“Tis some visitor,” I muttered, “tapping at my chamber door-
Only this and nothing more.” -Edgar Allan Poe
Deep in the throes of my 8th grade fascination with Edgar Allan Poe, I had a teacher who fed my free spirit with encouragement to keep reading the troubled author’s work out of the sheer enjoyment of it all. I was not fascinated with him in a sick, unhealthy way, I really enjoyed the language, situation, and circumstance of his written word. Being a lover of film, while schooling myself in all that was horror in any medium, Poe and I were destined to cross paths eventually, as he would consume my free time as I devoured his literature at my leisure.
I remember the day my teacher described a movie to me that was based off of Poe’s most famous poem. She laughed, saying that when she was child, this film scared her silly. As she aged, the film that once left her terrified, now made her shake her head at the silliness of it all. I didn’t care, I needed to see this film, and it starred Vincent Price and Boris Karloff to boot! Later that evening, I rushed to our local video store, and successfully tracked it down in our impressive horror VHS section. The cover artwork excited me! I could barely contain myself after reading the logline, and what the film promised to have in store for me. Video trash to some, a video treasure to me indeed. Today’s feature is none other than the memorable horror comedy, The Raven (1963), not to be confused with The Raven (1935), starring Bela Lugosi and Boris Karloff or The Raven (2012), with John Cusack.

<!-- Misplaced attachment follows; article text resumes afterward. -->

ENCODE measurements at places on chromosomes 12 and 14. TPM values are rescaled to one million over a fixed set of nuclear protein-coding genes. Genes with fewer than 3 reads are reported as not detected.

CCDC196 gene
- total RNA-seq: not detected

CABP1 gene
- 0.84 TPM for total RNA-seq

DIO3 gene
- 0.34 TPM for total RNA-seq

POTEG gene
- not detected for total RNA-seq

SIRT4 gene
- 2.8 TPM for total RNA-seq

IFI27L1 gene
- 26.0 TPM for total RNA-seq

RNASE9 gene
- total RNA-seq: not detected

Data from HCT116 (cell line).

The distraught, heartbroken sorcerer, Dr. Craven, Vincent Price of The Abominable Dr. Phibes (1971), sits in his study longing for his dead wife Lenore, Hazel Court of The Masque of Red Death (1964). Dutiful daughter Estelle, Olive Sturgess of Requiem for a Gunfighter (1965), brings Craven his night cap of warm milk, concerned over her father’s despair shows towards his lost love, the stepmother she did not care for. Before Craven retires for the evening, a mysterious raven taps outside his chamber window, not door.
The raven surprises Craven, as the bird can speak and enjoys vino. In fact, the bird is quite the lush. Through a bit of chit chat, the raven reveals that he is a sorcerer, Dr. Bedlo, Peter Lorre of Casablanca (1942), of a magic fraternity which Craven once belonged to. Bedlo reveals that he fell victim to spell during a magic duel to Dr. Scarabus, Boris Karloff, best known for Frankenstein (1931), who turned him into a bird. Craven and Bedlo venture to the family crypt to gather ingredients for a special potion (to include hair from Craven’s dead pappy-great makeup), to transform our feathered friend back into the sauced, outspoken man he truly is. All goes well, until Bedlo reveals to Craven that he has seen the dead Lenore at Scarabus’s castle, and she was very much alive. Craven confused at the revelation, believes Scarabus must have used the dark arts to imprison Lenore’s soul. Craven, wants to see his supposed dead wife with own eyes, and drunk Bedlo, wants revenge on Scarabus. The two decide they must travel to confront the dark sorcerer on these dire matters.
Craven and Bedlo prepare for their journey when Craven’s coachmen falls under a spell by Scarabus, tries to kill the duo. Craven uses his magic and subdues the mutinous monster of a henchmen and set out for Scarabus. Craven and Bedlo are now accompanied on the trip by Estelle and Bedlo’s son Rexford, a young Jack Nicholson of The Shining (1980), who loved to improvise with Lorre, a practice frowned upon by the traditionally trained Karloff while on set. Once again, Scarabus puts a spell on the four while in transit to his residence, as Rexford falls victim to a trance and drives the carriage with reckless abandon until the spell of rage passes.